David Edwards is a Professor in the School of Pharmacy and was formerly the Hallman Director, School of Pharmacy, and Associate Dean, Faculty of Science, University of Waterloo from 2011 through 2020. He received his undergraduate pharmacy degree from the University of Toronto, completed a pharmacy residency at Sunnybrook Medical Centre and graduated from the Doctor of Pharmacy program at the Sta
Dr. Waite’s research program examines the development and assessment of curricula to produce pharmacists prepared to provide medication management in an evolving healthcare landscape, as well as explores the impact of novel pharmacist interventions and pharmacist scope of practice changes on medication management and health outcomes.
Dr. Alsabbagh’s research interests are in pharmacoepidemiology of chronic medications, in particular cardiovascular medications. His research includes employing administrative databases to examine the utilization and health-outcomes of chronic medications. Dr.
Dr. Michael Beazely’s lab research focuses on understanding how growth factor receptors and G protein-coupled receptors modulate ion channels and neuronal cell function. His clinical and education research is focused on the role of health professionals in reducing harms associated with problematic substance use.
Dr. Blay’s main research focus is in understanding the tumour microenvironment of solid cancers, particularly colorectal carcinoma.
His laboratory focuses on mechanisms that lead to the spread of colorectal cancer, and ways to interfere with that dissemination of disease, or metastasis.
Dr. Blay is not currently accepting graduate students.
Dr. Chang is a clinical pharmacist specializing in geriatric pharmacotherapy. Her research interests include caring for vulnerable older adults in primary care settings, particularly older adults in rural areas, for conditions such as chronic pain and dementia, and the role of pharmacists in care provision.
Dr. Edginton’s research focuses on building virtual organisms to study the pharmacokinetics of drugs and environmental contaminants. Using pharmacokinetic (PBPK) models to provide a mechanistic means of understanding how changes in physiology can affect the absorption, metabolism and excretion of a chemical.
Dr. Foldvari's research focuses on the development of intelligent delivery systems and biomolecular devices with the goal of developing new, non-invasive technologies to deliver and target therapeutic agents into the body and to diseased tissues, as well as investigating the fundamental properties of these delivery technologies and the cells they target.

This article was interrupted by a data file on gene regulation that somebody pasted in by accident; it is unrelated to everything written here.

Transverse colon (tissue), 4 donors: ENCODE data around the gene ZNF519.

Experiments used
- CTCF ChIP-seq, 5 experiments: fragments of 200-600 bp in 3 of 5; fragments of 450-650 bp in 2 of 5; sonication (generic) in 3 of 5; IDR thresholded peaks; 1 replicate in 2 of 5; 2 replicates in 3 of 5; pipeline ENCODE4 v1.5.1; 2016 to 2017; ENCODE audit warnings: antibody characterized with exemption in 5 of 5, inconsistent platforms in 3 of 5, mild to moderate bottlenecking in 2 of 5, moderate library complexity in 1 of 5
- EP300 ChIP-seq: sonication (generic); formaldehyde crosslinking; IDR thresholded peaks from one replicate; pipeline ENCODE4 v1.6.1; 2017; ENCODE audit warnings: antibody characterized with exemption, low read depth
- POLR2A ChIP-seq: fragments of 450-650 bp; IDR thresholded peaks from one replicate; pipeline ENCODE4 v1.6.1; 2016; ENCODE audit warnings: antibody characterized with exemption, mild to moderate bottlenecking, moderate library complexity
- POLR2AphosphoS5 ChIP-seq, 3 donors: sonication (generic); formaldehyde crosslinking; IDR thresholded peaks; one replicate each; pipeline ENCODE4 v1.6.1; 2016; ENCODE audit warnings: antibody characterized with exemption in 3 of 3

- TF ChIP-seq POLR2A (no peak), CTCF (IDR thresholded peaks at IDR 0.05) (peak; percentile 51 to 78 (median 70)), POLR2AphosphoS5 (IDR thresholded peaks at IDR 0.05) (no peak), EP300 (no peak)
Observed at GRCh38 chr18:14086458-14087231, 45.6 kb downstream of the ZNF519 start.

Dr. Grindrod's research focuses on using digital technologies to improve how we manage medications. She is currently examining how patients, physicians and pharmacists share medication information. She is also interested in how digital technologies can be used to change clinician practice.
The HoResearchGroup is interested in the development and characterization of innovative drug delivery strategies including nanomedicines, medical devices and biomaterials for the treatment and prevention of HIV/AIDS, cancer, and chronic wound healing.
Dr. Houle's research interests are on the role of the pharmacist as a patient care provider, especially related to expanded scope activities such as prescribing and administering injections, and the resulting clinical and economic outcomes of these activities.
Dr. Joseph’s research is focused on ascertaining how the β-cell senses glucose and on searching for ways to reduce the number of islets required for islet transplantation. These two themes are connected in that the first theme provides novel targets to enhance islet function in the second theme.
Dr. Maxwell’s primary research interests are in the areas of Pharmacoepidemiology and Aging with a particular focus on Alzheimer’s disease and vascular dementia, depression and health services and outcomes research.
Dr. Tom McFarlane teaches oncology, internal medicine, and immunology topics to the undergraduate students at the School of Pharmacy. He has a particular interest in GI, lung, and prostate cancers, and conducts practice based research in these settings which includes exploring ways of improving supportive care regimens for patients and the impact of supportive care on overall outcomes.
Dr. Nagge’s clinical and research interests include cardiovascular risk reduction, anticoagulation therapy, translating evidence into practice, and shared decision making.
Dr. Nekkar Rao specializes in medicinal and bioorganic chemistry; exploring rational drug design aided by molecular modelling techniques and small molecule synthetic organic/medicinal chemistry.
Dr. Patel’s research interests are in pharmacotherapeutic management of neurological conditions, in particular dementia, epilepsy and Parkinson's disease.
Dr. Richard completed her undergraduate degree in pharmacy at Dalhousie University, and has experience in community pharmacy. She completed her PhD in Pharmacology at Dalhousie University, and then studied vitamin D’s anti-cancer activity during a post-doctoral research fellowship at the University of Guelph.
Dr. Slavcev’s interests are in genetics, molecular biology, virology and technology transfer.
Dr. Wong’s research focuses on system-level policy modeling, infectious diseases modeling, health services and outcomes research, particularly in hepatitis B and C. His health services and outcomes research interests include quality of life research, costing and return on investment.
Dr. Wettig's research focuses on the design, synthesis and characterization of novel surfactants with an eye toward their application in drug delivery.
Dr. Gamble is a pharmacist and epidemiologist who leads a research program in drug safety and effectiveness. His team focuses on understanding the real-world use and effects of diabetes therapies. Moreover, Dr.